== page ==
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Comment And all that being said ... (Score 5, Insightful) 208

... I personally know several people, in several states that have not established their own exchanges, who have signed up for "Obamacare" using the federal site and are now taking advantage of much better coverage, at a much lower price, than they could have received before the ACA went into effect. The problems are real and clearly need to be fixed, but beware of confirmation bias--every single problem is going to get lots of press, while successes go unnoticed because they don't fit the "if it bleeds, it leads" paradigm.

Comment Re:Is no one else concerned? (Score 1) 161

We know a whole lot more about geology now than we knew about ecology when we started burning coal, and then oil, for fuel. Not to say it's not risk-free--no method of power generation is--but you can be reasonably sure that the people running the project have carefully estimated both the costs and benefits.

Comment Is the term "library" going to die? (Score 2) 90

And what will replace it? I'm sure this has been asked before but I don't know the answer. Library literally means a collection of books—static, physically recorded information—the kind of thing future libraries are least likely to collect. It's quite a transformation. Library is coming to mean a gathering/making place of things drawn dynamically from elsewhere.

Comment It would be even nicer than nice ... (Score 1) 1

... if government just stepped out of the picture altogether. Yes, I hate bloatware. Why do you hate it so much, though, that you think you need to get government fo back up your hatred with the threat of jail and corporate death?

Government exists only to compel or prohibit, ultimately at the point of a gun. Its core competency is corrupt cronyism. To want that on your side is to admit your desires can not be achieved by moral persuasion or logical argument.

Comment Re:write it yourself (Score 1) 243

I wrote a file deduplicator. Build a table of file size ---> name. If two files have the same size, run md5sum on them or just use cmp -s. It's a trivial program.

But if you have photos which you consider duplicates but which have different sizes or checksums, then it's a visual gig and lots of boring tedious work,

Comment Re:People die ... (Score 1) 518

Which isn't really in dispute.

Er, yes it is. You can't just make this assertion and expect it to be accepted as fact. (Or rather you can, as the authors of TFA have done, but you shouldn't.) As things stand right now, humans can each produce two kidneys, one heart, one liver, and two lungs over their lifetimes. That's it. The supply is inelastic, and will remain so until we can produce artificial organs, at which point the donation argument becomes irrelevant anyway.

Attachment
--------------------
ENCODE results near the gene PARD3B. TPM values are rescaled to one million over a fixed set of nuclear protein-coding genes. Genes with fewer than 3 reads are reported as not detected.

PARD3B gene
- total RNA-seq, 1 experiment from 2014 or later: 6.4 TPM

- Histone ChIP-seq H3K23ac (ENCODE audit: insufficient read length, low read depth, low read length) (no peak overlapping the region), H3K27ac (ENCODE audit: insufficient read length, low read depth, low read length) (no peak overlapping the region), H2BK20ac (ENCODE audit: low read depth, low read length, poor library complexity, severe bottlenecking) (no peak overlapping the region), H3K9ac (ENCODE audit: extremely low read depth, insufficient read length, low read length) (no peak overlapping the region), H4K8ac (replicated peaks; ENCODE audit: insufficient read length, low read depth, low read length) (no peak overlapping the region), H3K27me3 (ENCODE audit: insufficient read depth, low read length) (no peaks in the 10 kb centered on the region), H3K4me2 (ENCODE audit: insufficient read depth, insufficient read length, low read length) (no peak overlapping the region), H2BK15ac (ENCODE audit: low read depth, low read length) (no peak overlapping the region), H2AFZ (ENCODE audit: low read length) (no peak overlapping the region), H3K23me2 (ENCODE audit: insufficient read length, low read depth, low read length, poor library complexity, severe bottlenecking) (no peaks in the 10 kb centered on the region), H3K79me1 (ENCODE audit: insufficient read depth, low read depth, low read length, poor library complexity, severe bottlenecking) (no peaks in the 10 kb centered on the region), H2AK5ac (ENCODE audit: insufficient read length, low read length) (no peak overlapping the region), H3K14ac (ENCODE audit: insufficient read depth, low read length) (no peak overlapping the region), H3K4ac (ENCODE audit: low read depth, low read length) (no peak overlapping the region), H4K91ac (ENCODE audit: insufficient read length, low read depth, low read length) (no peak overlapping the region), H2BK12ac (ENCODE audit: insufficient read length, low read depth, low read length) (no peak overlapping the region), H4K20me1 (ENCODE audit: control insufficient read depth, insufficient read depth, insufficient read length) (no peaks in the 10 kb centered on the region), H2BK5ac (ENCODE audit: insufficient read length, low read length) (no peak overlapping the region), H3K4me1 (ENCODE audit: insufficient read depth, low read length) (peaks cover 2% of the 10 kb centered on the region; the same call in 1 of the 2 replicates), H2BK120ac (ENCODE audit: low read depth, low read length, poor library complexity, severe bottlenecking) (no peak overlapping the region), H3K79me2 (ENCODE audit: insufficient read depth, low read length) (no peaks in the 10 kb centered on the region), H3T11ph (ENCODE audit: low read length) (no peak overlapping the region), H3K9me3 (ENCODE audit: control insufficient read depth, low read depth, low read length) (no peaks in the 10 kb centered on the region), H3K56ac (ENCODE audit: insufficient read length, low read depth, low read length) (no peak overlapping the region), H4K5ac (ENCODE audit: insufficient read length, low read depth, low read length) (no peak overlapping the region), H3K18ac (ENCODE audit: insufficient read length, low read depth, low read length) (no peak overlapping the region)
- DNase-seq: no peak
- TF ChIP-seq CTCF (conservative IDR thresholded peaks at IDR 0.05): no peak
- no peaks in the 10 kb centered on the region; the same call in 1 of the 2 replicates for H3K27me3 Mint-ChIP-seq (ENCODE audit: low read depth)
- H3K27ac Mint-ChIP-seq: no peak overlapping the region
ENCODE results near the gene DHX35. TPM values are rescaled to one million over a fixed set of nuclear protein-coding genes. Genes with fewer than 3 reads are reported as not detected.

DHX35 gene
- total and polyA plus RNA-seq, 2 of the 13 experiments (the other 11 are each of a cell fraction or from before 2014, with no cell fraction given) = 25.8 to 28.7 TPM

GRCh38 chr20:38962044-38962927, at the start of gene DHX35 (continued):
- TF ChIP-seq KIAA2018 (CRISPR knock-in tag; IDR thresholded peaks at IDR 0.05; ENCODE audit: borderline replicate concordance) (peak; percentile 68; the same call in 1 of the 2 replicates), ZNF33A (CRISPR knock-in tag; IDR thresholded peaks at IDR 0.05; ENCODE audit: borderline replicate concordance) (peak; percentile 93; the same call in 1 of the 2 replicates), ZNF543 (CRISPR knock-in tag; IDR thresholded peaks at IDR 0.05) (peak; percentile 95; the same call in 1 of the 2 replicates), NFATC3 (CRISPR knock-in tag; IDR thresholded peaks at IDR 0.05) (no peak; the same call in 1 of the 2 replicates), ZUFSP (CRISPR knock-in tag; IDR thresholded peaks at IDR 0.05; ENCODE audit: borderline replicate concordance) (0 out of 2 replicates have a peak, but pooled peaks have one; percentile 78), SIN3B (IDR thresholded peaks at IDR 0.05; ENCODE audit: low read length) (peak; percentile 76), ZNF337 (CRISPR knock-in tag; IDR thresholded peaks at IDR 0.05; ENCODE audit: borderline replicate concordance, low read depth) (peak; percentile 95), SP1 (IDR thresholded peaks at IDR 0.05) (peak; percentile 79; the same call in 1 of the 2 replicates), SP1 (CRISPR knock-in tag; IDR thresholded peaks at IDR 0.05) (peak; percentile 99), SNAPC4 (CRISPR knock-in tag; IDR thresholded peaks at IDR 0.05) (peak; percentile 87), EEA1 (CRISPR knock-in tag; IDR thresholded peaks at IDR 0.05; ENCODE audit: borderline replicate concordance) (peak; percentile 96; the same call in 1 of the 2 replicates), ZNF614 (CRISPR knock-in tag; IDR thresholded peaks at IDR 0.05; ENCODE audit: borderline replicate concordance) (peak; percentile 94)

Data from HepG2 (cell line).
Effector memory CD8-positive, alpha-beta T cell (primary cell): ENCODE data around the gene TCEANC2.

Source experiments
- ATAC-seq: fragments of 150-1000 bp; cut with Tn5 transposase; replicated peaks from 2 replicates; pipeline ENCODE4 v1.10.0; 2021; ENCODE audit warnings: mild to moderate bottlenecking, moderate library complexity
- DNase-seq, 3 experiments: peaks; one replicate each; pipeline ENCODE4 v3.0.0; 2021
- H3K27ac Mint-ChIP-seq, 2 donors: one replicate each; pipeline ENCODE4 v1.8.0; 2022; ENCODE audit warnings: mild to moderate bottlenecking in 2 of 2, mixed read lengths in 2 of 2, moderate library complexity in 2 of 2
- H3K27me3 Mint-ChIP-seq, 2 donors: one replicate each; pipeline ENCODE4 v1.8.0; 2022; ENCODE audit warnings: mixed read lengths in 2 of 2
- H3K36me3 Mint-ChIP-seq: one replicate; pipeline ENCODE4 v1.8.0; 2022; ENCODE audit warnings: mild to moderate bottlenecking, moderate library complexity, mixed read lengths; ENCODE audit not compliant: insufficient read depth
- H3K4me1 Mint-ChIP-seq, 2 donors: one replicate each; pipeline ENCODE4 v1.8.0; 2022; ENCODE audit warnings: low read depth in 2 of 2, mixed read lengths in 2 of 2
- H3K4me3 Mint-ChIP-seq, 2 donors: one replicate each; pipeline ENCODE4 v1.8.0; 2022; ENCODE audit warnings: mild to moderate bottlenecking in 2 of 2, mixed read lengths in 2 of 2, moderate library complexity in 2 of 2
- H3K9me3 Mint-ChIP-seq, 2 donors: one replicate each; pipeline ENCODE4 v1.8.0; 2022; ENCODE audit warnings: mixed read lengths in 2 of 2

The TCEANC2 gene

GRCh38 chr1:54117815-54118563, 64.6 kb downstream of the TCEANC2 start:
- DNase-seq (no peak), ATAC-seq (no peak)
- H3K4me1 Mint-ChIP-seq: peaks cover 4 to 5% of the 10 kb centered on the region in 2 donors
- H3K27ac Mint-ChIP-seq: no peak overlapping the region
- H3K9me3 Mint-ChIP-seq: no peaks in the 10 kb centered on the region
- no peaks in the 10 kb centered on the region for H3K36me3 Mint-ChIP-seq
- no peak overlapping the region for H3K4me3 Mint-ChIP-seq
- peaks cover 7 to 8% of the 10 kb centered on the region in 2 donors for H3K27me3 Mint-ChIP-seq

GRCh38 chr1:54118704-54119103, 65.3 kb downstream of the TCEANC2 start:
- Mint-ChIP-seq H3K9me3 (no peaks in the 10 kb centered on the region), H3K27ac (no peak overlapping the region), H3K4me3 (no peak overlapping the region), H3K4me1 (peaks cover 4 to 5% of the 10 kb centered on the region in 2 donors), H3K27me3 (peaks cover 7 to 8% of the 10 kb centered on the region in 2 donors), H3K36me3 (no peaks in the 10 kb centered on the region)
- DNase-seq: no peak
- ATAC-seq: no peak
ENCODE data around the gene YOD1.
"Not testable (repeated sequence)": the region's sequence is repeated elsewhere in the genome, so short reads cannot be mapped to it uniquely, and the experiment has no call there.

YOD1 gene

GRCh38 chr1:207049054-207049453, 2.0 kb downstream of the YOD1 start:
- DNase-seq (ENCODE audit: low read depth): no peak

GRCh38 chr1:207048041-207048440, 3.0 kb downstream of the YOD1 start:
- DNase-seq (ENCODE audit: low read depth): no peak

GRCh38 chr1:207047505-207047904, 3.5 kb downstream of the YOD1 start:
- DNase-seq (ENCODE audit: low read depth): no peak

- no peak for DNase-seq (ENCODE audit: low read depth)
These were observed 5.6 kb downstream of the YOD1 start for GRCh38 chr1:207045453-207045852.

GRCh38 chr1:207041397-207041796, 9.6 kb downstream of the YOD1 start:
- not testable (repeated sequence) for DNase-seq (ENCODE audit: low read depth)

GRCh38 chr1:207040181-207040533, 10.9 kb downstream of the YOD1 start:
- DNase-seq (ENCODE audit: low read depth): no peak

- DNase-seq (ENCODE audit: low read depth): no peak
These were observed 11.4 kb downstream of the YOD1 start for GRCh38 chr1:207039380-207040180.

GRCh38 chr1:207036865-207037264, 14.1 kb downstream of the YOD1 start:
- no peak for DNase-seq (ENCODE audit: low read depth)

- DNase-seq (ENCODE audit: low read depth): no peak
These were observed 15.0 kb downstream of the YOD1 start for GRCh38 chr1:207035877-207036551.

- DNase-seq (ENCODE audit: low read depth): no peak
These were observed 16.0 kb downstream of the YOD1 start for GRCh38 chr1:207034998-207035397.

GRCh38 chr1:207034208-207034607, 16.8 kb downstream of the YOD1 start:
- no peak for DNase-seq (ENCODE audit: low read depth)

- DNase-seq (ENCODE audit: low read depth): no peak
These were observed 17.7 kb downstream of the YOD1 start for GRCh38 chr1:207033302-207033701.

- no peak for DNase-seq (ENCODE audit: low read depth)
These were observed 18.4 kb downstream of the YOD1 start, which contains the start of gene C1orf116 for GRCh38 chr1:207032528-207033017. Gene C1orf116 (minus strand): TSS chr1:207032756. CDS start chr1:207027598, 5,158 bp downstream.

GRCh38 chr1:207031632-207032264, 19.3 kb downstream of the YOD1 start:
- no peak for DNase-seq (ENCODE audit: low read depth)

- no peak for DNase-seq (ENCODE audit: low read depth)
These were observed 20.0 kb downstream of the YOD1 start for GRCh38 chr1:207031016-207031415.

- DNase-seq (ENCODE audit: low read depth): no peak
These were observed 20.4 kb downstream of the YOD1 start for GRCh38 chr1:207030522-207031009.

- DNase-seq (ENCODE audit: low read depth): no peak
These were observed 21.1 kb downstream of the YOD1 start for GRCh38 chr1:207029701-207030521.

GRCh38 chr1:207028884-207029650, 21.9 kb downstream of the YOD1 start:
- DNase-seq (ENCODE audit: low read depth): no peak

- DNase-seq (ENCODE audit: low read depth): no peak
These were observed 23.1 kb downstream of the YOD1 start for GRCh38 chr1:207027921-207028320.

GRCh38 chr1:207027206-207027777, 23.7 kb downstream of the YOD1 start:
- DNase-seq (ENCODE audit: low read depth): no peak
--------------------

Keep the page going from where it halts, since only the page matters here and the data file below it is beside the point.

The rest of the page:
Comment Re:and like every other large american company... (Score 1) 205

It seems to be a vicious cycle that every large American tech company goes through.

IBM and Microsoft in their heydays, sure. Who else? I don't recall serious calls for the breakup of, say, Oracle or Apple, however much people may complain (often quite justifiably) about some of their business practices.

Comment Re:Not the sun (Score 1) 320

Of course, Kool Aid drinkers such as yourself will first have a problem with the link because of the site and completely ignore the linked material, a sign of a partisan and sophomoric imbecile. Once you finally do figure out it's a link to Nature, where one of the Holy Gods of the Church of Global Warming admits to the pause, you will start blathering about unsupported and unreviewed theories, completely reversing previous insistence on peer reviewed material only.

Then why don't you link to the actual Nature article, instead of Watts' cherry-picked sound bite? For that matter, why doesn't Watts link to it himself? The only real information in the Watts post is a graphic of the masthead showing the volume and issue, so it's reasonably easy to track down the article, which is open-access ... but Watts is probably calculating, correctly, that most of his readers won't bother.

Comment Selection bias? (Score 4, Insightful) 190

I can't help but wonder how many people with plenty of "curiosity, passion, hard work, and persistence bordering on obsession" we've never heard of. In other words, we don't actually know--and likely can't know--how likely people with these traits are to be remembered by the world as geniuses, and how many will be regarded by their families and friends as obsessive workaholics with lousy personal lives and utterly forgotten outside those circles.

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